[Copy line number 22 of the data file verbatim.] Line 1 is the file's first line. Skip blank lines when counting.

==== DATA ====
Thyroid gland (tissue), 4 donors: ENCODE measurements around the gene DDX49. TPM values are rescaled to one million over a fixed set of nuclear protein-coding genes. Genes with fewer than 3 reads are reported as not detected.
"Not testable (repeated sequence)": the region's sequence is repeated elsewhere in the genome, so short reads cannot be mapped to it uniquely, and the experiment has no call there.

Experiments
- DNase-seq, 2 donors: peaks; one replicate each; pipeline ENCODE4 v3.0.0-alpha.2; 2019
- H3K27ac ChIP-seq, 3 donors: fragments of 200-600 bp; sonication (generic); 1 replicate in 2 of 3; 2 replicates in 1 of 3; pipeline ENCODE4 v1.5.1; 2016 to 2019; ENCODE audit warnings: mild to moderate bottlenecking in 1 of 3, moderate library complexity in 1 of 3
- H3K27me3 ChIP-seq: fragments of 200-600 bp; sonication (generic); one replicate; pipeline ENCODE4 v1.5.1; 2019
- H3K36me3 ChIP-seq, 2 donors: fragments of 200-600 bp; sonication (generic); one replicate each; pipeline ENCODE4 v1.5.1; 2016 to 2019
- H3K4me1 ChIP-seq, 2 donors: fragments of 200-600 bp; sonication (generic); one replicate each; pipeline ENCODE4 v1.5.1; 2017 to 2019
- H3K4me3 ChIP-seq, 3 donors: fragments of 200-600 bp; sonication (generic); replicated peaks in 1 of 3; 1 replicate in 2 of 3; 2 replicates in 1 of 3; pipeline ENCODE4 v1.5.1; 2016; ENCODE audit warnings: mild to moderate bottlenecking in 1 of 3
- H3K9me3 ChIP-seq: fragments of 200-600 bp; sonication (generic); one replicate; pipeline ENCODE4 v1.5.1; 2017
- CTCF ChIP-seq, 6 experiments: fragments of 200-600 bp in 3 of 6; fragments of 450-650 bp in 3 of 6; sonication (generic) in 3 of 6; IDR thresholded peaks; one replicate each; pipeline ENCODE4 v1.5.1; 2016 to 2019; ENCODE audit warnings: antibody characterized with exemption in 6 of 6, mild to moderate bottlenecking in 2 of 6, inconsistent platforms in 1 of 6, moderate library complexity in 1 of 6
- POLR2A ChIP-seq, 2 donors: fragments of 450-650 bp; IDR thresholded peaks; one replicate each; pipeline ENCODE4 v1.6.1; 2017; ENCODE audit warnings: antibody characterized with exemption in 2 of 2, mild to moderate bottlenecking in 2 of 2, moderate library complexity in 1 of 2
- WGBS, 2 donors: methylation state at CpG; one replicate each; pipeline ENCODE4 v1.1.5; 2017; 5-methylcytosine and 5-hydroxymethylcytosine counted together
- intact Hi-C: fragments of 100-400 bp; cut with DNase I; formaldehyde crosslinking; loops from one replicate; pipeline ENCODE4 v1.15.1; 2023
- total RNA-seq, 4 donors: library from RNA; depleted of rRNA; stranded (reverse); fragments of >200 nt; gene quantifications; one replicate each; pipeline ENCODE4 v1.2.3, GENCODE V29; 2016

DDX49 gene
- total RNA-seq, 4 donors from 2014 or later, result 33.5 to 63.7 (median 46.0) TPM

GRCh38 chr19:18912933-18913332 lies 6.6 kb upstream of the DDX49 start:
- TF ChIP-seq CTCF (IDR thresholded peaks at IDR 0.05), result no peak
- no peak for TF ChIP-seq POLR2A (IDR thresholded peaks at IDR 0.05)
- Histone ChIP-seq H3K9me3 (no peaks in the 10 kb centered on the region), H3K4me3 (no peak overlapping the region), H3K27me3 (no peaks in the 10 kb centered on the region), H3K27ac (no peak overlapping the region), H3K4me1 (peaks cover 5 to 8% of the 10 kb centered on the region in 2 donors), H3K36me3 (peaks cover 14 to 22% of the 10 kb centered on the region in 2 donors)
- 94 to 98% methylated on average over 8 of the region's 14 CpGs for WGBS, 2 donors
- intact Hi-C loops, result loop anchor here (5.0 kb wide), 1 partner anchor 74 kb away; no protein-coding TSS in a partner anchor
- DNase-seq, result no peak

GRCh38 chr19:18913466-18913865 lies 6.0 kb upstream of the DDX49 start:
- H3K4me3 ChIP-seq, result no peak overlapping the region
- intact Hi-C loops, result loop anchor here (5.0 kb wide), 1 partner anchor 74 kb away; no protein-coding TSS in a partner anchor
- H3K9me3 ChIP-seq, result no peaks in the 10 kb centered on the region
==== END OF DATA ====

- 94 to 98% methylated on average over 8 of the region's 14 CpGs for WGBS, 2 donors